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  • Frederick L Shelton

When Should a BigLaw Associate Move?




When young attorneys first get to BigLaw, they start out doing the worst work they'll ever do.

Welcome to Doc Review etc.

Ugh.

Don't worry, the work gets better. But what if the partner you're doing most of your work for, is a barely functioning alcoholic whose idea of mentoring is writing "Did you even GO to law school???" (Yes I've seen that one)

What if the department you're in is filled with hyper-competitive sharks who believe the key to success is sabotaging those around them (Seen that too!)? When should a BigLaw (and most other) associate make a move? After 25 years as a legal recruiter, I can assure you that the general rule based on Supply & Demand hasn't changed much.

The most sought after associate candidates are 2 - 4 years out. Demand drops by at least 20% for 5th year attorneys (still making them marketable) and if you go through the various job boards etc. you'll find that for every position seeking a 6th+ year or senior associate, there are five or more positions for those with 2 - 4 years of experience.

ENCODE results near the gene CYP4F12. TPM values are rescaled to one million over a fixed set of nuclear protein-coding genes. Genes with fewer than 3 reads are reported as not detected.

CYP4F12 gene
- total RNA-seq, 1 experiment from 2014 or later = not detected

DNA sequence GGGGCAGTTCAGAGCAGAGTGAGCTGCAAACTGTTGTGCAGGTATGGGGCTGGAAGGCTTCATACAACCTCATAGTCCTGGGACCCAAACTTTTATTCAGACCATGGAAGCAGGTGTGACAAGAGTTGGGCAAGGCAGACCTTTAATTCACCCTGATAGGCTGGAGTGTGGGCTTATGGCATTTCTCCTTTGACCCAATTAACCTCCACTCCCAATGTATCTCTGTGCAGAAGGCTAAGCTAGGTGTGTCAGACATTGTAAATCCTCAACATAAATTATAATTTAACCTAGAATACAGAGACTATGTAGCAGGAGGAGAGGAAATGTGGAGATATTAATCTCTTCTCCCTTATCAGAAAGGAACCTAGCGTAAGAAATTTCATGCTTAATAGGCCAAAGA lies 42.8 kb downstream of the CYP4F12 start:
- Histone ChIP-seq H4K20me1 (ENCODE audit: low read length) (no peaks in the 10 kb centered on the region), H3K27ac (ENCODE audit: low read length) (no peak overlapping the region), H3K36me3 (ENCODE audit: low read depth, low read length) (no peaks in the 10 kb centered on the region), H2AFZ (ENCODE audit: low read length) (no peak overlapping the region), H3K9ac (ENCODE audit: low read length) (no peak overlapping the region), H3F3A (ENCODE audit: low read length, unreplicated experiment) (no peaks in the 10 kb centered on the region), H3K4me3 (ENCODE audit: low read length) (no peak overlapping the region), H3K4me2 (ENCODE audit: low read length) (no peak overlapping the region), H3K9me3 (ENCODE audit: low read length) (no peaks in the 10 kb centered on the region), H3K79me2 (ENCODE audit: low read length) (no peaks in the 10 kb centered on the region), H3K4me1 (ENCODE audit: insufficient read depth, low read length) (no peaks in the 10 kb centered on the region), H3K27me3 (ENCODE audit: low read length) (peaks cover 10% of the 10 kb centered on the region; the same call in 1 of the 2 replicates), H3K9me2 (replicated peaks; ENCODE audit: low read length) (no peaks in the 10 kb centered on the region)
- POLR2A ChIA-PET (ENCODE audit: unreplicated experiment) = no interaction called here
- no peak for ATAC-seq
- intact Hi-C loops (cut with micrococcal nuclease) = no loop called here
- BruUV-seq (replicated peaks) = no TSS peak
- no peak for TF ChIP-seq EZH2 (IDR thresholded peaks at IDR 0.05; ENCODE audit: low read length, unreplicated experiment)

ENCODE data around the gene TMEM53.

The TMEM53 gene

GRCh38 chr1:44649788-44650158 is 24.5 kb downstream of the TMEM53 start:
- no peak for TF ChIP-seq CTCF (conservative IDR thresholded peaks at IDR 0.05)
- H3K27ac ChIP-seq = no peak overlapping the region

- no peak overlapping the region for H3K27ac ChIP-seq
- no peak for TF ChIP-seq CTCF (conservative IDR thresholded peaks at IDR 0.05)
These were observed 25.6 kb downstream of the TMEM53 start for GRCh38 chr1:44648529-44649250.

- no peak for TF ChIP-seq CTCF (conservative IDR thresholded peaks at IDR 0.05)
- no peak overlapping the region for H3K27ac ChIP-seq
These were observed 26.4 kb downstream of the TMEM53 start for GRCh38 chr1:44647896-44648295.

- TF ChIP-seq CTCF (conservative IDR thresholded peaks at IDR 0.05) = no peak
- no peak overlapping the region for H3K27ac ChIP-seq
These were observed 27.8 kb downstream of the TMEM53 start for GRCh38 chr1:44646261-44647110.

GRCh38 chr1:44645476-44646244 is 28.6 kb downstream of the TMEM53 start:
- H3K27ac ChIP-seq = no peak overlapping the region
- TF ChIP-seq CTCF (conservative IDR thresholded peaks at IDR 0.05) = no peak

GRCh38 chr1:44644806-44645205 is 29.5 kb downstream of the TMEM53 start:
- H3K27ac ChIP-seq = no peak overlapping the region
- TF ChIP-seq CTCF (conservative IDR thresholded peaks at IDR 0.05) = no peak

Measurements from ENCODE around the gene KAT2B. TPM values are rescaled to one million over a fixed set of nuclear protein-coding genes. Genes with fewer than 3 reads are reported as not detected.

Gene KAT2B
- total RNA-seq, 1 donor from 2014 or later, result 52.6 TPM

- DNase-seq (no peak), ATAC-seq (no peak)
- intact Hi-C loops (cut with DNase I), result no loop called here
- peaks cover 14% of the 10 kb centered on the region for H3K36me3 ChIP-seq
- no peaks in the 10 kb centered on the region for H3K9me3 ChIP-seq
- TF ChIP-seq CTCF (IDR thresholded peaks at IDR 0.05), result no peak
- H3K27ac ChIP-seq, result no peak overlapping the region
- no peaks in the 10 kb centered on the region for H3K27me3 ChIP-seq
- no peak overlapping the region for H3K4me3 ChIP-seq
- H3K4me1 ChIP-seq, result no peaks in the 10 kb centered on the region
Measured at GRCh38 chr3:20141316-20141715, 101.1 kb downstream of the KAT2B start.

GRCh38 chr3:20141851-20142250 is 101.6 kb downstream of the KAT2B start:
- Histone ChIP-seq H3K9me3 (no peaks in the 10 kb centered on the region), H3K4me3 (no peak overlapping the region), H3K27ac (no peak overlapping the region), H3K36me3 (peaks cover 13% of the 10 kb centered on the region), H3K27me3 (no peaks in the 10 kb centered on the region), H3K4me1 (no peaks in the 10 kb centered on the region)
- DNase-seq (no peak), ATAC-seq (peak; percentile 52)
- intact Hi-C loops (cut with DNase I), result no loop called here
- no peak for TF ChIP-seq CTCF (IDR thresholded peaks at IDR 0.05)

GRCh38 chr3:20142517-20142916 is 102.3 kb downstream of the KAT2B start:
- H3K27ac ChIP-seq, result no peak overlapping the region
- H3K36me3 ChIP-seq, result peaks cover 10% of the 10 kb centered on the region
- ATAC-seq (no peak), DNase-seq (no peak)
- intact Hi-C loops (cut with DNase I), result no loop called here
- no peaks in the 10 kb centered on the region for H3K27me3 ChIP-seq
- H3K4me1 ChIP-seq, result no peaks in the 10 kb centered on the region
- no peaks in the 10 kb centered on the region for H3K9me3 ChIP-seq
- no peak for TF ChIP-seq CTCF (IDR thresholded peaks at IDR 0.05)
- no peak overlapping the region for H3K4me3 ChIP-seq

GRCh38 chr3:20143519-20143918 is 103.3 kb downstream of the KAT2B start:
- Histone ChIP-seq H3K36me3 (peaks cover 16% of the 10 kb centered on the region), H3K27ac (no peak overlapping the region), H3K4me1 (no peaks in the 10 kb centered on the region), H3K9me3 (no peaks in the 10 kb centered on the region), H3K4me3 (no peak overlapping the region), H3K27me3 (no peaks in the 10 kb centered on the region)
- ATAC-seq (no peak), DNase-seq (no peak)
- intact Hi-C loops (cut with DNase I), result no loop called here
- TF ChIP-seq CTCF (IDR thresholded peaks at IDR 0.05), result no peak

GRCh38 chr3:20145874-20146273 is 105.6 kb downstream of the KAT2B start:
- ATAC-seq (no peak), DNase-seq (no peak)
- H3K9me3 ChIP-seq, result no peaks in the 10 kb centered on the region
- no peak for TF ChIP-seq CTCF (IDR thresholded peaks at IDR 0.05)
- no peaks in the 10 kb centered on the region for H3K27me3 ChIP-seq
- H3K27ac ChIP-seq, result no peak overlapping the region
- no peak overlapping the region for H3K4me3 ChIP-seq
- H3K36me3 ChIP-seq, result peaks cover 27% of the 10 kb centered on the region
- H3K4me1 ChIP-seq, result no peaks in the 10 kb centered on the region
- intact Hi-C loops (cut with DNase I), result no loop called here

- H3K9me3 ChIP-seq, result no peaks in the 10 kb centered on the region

The reasons for this are pretty simple: 1. At 2 - 4 years, you've got enough skills and experience to be of value but you're also cheap (if you can call $200K+ cheap!) and 2. You're still malleable. Partners want someone who knows how to review, write and bill but also fresh enough to learn all the best habits and practices (which of course, are that partner's habits and practices).

Thus if you're seasoned enough to think for yourself, they don't get to mold you in their image. I know, I know it's shocking that ego would come into play when discussing attorneys but there it is. This is of course, somewhat tongue-in-cheek but accurate nonetheless.

The most difficult candidates to place are senior associates and service partners (partners who don't have their own client base). This is not to say it can't be done - especially in particularly hot practice areas like Cybersecurity, Blockchain & FinTech, Cannabis etc. but the general rule is at 6 or more years out, the demand plummets.

Keep in mind, this applies to firms only - in-house has a completely different set of dynamics.

If you're beyond your 5th year and a head hunter tells you they want to represent you, make sure you get it in writing that they will not submit your resume anywhere without your prior consent (this is actually on many websites like ours) and also that they won't even suggest a submission without verifying they have talked to a partner and confirmed there is an opening for someone at your level.

When is the best time for an AmLaw associate to move? In their 2nd - 5th year.

Frederick L Shelton

CEO, Shelton & Steele 702-534-0100

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